- Who Can Claim Social Security Death Benefits?
- How Are Social Security Death Benefits Calculated?
Social Security Death Benefits are an essential component of the United States Social Security program, designed to provide financial support to the families and dependents of deceased workers. When a person who has contributed to Social Security passes away, their eligible survivors may receive these benefits to help them cope with the loss and alleviate the financial burden that comes with it. This article will provide some important details on Social Security Death Benefits, explaining who can claim them and the important factors to consider in the process.
Certain criteria must be met to be eligible for Social Security Death Benefits. First and foremost, the deceased individual must have worked long enough and paid Social Security taxes to be insured by the program. Typically, a worker becomes fully insured when earning 40 Social Security credits, equivalent to 10 years of work.
Who Can Claim Social Security Death Benefits?
Several categories of individuals are eligible to claim Social Security Death Benefits:
A. Surviving Spouse
The deceased worker’s surviving spouse can claim death benefits if they were married to the deceased for at least nine months. However, there are exceptions to this rule. If the death was due to an accident or occurred while on active duty in the military, the nine-month requirement may be waived. Additionally, if the surviving spouse is caring for a child of the deceased who is under the age of 16 or disabled, they can claim benefits regardless of how long the marriage lasted.
B. Divorced Spouse
In some cases, a divorced spouse may be eligible to claim Social Security Death Benefits based on their former spouse’s work record. To qualify, the marriage must have lasted at least ten years, and the divorced spouse must not have remarried before reaching the age of 60 (or 50 if disabled).
Dependent children of the deceased worker may also be eligible for Social Security Death Benefits. This includes biological children, adopted children, and dependent stepchildren under 18 (or up to age 19 if still in high school) or have a disability that began before the age of 22.
D. Dependent Parents
If the deceased worker provided at least half of their financial support, dependent parents who are 62 years of age or older may be eligible to claim Social Security Death Benefits.
E. Disabled Surviving Adult Child
In some cases, a disabled adult child may be eligible for Social Security Death Benefits based on the deceased worker’s record. To qualify, the disability must have started before age 22, and the adult child must be unmarried.
How Are Social Security Death Benefits Calculated?
The amount of Social Security Death Benefits a survivor receives depends on various factors, including the deceased worker’s earnings history and the age at which the survivor begins to claim benefits. The Social Security Administration (SSA) calculates the survivor’s benefit as a percentage of the deceased worker’s Primary Insurance Amount (PIA), which is the monthly benefit the worker would have received if they had started claiming benefits at full retirement age.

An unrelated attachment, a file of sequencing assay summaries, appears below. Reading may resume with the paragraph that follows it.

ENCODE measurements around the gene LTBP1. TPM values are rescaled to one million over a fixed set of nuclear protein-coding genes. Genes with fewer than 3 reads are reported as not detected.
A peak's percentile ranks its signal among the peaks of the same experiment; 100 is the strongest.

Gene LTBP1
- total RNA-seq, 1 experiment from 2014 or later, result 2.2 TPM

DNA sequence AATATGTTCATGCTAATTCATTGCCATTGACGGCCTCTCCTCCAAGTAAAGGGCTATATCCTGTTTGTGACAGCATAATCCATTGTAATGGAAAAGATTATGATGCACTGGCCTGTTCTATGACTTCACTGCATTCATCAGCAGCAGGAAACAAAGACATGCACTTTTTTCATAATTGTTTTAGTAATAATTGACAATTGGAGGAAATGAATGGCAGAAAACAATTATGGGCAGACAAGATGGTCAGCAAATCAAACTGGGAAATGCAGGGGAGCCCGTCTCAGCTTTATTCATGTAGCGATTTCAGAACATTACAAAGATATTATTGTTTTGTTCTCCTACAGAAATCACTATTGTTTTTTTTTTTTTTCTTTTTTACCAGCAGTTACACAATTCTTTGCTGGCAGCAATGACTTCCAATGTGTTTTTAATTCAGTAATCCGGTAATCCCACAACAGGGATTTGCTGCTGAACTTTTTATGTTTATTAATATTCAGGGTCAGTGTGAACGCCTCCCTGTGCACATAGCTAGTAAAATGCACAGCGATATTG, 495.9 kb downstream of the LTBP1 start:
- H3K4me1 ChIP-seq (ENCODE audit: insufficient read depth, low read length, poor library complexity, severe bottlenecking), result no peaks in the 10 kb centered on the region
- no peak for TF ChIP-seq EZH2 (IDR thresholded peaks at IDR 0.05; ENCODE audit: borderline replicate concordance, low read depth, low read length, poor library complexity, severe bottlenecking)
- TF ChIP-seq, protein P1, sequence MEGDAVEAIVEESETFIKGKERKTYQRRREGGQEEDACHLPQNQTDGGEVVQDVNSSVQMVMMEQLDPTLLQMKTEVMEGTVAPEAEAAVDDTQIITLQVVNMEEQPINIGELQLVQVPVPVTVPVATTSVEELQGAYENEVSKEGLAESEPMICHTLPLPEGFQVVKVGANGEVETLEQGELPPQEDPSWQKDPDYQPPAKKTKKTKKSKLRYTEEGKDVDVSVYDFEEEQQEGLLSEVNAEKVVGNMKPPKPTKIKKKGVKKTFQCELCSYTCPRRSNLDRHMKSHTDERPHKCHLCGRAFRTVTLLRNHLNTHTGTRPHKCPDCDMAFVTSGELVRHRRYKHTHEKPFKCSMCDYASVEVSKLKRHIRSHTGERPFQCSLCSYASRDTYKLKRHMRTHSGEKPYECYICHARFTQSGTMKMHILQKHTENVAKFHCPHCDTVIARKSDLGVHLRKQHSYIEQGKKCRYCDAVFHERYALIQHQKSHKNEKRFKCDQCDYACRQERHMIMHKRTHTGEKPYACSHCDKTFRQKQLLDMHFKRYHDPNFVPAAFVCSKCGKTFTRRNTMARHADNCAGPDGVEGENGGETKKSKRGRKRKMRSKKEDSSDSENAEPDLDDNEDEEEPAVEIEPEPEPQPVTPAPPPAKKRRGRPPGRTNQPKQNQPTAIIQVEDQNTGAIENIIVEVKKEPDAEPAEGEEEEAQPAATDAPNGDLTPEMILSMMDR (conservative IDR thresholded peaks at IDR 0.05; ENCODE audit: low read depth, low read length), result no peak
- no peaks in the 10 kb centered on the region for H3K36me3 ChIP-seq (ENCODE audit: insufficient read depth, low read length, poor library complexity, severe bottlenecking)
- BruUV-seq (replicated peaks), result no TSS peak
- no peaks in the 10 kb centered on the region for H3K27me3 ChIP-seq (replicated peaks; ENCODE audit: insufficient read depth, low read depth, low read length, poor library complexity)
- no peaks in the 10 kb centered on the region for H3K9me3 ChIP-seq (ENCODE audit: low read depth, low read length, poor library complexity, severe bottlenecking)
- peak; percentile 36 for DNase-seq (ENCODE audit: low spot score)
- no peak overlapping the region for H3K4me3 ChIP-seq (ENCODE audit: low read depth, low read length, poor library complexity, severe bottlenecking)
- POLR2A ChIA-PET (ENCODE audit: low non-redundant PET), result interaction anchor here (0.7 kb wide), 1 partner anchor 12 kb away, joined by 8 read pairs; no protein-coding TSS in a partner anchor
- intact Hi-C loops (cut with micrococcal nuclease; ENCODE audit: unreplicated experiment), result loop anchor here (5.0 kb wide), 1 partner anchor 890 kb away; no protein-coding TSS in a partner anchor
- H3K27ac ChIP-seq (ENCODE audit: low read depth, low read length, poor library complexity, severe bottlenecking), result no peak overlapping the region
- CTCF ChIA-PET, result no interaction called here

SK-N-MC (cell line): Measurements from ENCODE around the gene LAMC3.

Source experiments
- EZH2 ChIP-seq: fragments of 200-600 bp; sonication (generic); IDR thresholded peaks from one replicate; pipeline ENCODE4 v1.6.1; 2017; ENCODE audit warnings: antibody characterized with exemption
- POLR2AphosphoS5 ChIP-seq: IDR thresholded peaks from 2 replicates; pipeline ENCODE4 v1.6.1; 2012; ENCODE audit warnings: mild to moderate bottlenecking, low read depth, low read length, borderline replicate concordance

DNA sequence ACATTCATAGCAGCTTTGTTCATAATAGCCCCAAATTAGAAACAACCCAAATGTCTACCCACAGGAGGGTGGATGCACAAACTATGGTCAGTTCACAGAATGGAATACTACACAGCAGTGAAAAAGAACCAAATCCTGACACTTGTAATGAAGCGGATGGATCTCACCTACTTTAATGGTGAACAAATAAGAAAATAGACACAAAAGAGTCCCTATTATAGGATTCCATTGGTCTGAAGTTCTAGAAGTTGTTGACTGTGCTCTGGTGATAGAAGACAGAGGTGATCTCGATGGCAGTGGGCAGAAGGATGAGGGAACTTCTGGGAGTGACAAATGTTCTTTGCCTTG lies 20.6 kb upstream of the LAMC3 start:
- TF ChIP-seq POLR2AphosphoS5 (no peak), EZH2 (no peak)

A. Surviving Spouse’s Benefit
If the surviving spouse has reached full retirement age, they are entitled to 100% of the deceased worker’s PIA as their survivor benefit. However, the benefit amount will be reduced if the surviving spouse claims the benefit before reaching full retirement age.
B. Surviving Spouse Caring for Children
If the surviving spouse is caring for a child of the deceased who is under 16 or disabled and receives benefits based on the child’s record, they can receive 75% of the deceased worker’s PIA.
C. Children’s Benefit
Each eligible child is entitled to 75% of the deceased worker’s PIA. However, there is a limit to the total amount that can be paid to a family, which is usually between 150% to 180% of the deceased worker’s PIA.
D. Other Survivor Categories
Survivors not covered under the categories mentioned above, such as dependent parents or disabled adult children, have specific rules that determine their benefit amounts.
Application Process for Social Security Death Benefits
Survivors must apply with the Social Security Administration to claim Social Security Death Benefits. The application process typically involves providing various documents and information to establish eligibility. The required documents may include the deceased worker’s death certificate, Social Security number, birth certificate, and the survivor’s Social Security number and birth certificate.
Lump-Sum Death Payment
In addition to the monthly survivor benefits, a one-time lump-sum death payment of $255 may be available to a surviving spouse or child who meets certain eligibility requirements. The lump-sum death payment can provide immediate financial assistance to help with funeral expenses or other urgent needs.
It’s important to note that receiving other benefits, such as workers’ compensation or pensions based on the deceased’s work, may affect the amount of Social Security Death Benefits received. In some cases, these other benefits may cause a reduction in the survivor’s benefit amount.